Navigating your way through law school with a learning disability, attention or focus challenges, or test-taking anxiety is an admirable feat. Law students with these issues often request testing accommodations through an on campus disability or accessibility services office. Typical exam accommodations include extra time or a small-group environment or private room to minimize distractions. The accommodations, if granted, can make the difference between a student’s ultimate success or failure in law school.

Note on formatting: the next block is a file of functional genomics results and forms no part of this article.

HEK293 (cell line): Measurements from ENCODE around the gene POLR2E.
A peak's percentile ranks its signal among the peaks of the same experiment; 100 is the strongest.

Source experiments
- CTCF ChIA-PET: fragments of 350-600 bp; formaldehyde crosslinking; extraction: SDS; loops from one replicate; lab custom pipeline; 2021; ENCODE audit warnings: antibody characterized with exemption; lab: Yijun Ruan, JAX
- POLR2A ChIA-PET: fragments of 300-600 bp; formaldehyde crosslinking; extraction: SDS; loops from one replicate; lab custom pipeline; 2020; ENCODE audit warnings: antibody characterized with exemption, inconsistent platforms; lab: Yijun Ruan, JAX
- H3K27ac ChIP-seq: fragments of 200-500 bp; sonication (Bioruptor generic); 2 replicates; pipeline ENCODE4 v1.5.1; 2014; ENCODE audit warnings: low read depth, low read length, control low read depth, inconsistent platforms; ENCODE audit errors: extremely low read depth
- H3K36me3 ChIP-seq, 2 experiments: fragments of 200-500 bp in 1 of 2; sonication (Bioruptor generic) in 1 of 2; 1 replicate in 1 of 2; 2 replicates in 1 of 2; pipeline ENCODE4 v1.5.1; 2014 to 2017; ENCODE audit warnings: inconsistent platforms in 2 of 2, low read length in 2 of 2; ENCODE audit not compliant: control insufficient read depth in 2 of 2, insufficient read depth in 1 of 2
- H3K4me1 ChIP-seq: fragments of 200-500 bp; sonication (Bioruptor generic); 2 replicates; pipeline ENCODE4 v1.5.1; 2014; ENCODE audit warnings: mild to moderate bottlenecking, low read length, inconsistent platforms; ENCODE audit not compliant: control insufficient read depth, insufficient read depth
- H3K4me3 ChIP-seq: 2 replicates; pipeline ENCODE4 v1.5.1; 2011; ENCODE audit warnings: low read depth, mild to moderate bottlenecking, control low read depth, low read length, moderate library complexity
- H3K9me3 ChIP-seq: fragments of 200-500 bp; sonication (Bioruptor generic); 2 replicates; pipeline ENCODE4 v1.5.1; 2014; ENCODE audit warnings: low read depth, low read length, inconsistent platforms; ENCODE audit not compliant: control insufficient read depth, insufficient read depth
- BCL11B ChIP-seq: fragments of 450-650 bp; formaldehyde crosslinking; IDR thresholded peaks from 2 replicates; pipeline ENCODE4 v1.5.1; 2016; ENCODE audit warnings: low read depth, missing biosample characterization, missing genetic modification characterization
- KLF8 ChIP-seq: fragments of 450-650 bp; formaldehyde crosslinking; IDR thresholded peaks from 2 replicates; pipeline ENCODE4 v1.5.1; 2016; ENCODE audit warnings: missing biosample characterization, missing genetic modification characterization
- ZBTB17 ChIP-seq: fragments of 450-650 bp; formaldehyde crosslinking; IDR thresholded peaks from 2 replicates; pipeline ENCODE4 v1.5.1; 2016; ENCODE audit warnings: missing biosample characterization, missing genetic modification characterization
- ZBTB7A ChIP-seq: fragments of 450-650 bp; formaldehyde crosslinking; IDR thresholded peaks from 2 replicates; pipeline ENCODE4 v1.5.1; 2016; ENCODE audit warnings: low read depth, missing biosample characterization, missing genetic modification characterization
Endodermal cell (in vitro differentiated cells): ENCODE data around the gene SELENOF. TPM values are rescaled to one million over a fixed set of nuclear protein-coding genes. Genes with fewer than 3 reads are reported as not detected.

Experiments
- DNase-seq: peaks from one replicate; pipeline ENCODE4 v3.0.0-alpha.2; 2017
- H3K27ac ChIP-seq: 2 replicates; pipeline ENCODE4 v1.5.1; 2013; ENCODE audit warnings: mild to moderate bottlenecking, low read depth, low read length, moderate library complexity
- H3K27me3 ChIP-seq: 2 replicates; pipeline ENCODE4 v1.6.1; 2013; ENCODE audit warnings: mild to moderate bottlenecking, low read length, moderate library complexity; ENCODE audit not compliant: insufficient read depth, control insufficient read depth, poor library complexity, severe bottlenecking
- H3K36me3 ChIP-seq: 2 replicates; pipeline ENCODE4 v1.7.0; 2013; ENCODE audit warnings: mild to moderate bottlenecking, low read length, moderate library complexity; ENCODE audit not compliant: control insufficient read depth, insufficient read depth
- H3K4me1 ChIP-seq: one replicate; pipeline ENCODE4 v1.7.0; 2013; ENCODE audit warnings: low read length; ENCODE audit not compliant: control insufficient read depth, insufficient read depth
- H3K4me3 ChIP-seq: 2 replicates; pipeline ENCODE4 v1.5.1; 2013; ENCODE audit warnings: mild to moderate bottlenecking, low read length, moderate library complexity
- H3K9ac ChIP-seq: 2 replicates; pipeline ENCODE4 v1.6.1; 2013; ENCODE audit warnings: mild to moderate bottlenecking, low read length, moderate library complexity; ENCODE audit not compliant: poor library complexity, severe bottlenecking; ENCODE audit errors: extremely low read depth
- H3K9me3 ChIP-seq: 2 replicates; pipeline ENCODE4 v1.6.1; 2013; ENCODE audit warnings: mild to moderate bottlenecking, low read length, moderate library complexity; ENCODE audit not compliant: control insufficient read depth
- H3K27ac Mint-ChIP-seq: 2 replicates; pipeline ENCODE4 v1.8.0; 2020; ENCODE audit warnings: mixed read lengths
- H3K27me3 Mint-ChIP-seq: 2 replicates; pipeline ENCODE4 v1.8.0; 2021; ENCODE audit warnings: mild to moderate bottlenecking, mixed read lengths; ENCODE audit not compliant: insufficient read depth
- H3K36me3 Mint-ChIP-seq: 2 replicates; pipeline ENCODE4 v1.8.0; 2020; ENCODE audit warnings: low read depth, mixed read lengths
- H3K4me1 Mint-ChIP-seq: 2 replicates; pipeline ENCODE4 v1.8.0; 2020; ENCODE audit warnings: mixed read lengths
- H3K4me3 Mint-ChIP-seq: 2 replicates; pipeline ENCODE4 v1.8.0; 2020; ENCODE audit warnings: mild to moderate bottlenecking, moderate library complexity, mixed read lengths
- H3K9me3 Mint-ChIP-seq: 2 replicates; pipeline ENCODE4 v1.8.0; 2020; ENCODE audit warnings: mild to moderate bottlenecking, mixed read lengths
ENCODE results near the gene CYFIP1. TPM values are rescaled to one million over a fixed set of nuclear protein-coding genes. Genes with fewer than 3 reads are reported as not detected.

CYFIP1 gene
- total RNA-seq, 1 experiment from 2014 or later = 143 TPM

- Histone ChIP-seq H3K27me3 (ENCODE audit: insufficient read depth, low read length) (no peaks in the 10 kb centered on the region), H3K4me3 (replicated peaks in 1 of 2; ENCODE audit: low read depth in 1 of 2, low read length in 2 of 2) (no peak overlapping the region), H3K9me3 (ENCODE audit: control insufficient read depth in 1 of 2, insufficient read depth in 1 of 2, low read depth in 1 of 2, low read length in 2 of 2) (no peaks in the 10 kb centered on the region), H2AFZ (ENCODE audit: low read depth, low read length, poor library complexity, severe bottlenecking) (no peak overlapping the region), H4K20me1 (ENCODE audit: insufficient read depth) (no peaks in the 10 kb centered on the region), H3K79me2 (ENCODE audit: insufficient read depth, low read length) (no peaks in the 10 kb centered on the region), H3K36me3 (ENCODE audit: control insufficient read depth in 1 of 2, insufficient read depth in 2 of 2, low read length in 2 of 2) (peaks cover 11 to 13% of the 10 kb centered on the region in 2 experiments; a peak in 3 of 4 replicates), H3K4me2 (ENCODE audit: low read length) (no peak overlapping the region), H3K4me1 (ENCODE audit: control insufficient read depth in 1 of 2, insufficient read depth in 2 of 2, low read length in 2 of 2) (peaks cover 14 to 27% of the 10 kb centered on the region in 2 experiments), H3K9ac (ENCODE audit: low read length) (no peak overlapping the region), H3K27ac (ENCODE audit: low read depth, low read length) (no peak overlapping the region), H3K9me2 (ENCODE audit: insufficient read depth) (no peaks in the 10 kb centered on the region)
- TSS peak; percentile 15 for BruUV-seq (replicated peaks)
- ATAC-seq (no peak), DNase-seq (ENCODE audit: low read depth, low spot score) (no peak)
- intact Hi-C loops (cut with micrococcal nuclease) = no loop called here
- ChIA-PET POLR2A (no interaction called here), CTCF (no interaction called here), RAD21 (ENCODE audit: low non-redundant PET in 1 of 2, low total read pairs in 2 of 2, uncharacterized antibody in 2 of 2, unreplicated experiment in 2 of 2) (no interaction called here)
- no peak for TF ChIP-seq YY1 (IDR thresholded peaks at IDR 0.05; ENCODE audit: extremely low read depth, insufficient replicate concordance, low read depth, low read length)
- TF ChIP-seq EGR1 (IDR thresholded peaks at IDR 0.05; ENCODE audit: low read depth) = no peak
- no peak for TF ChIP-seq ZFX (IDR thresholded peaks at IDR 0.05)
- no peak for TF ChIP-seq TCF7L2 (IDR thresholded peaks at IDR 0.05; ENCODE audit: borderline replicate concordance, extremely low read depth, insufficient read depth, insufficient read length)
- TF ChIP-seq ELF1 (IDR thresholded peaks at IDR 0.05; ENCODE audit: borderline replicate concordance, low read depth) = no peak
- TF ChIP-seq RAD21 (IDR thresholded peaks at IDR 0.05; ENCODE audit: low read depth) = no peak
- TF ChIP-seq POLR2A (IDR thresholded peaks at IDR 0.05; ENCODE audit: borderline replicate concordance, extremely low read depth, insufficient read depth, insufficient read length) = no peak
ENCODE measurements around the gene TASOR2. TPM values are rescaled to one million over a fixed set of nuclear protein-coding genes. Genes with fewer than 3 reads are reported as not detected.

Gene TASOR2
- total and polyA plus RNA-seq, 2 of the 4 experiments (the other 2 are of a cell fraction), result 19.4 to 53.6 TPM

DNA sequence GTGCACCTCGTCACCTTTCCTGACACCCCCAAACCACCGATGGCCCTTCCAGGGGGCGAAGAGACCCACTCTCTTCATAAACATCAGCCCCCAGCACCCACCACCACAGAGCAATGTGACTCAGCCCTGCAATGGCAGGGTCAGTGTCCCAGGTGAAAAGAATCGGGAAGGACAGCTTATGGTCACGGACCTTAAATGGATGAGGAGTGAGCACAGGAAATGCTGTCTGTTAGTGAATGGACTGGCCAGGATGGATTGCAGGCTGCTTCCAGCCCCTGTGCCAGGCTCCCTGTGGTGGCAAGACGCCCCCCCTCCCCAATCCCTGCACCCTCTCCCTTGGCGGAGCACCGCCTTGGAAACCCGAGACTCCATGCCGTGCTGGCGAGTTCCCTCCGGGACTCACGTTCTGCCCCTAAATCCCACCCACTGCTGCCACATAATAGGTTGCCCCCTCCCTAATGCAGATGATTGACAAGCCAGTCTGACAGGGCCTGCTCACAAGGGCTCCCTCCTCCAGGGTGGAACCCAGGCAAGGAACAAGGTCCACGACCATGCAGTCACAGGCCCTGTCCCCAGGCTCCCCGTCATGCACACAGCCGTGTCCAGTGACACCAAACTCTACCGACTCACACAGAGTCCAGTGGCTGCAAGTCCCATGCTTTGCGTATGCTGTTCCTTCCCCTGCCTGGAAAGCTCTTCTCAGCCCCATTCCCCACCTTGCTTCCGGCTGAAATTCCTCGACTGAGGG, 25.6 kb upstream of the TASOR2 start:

As important as accommodations may be to success in law school, they are even more crucial to success on the bar exam. This capstone exam is likely to be the longest and most intensive test that a law school graduate will ever take. Accordingly, a student who relied on accommodations in law school, or who has the sense that he or she would have significantly benefitted in his or her academic performance had they been secured, almost certainly should apply for accommodations on the bar exam.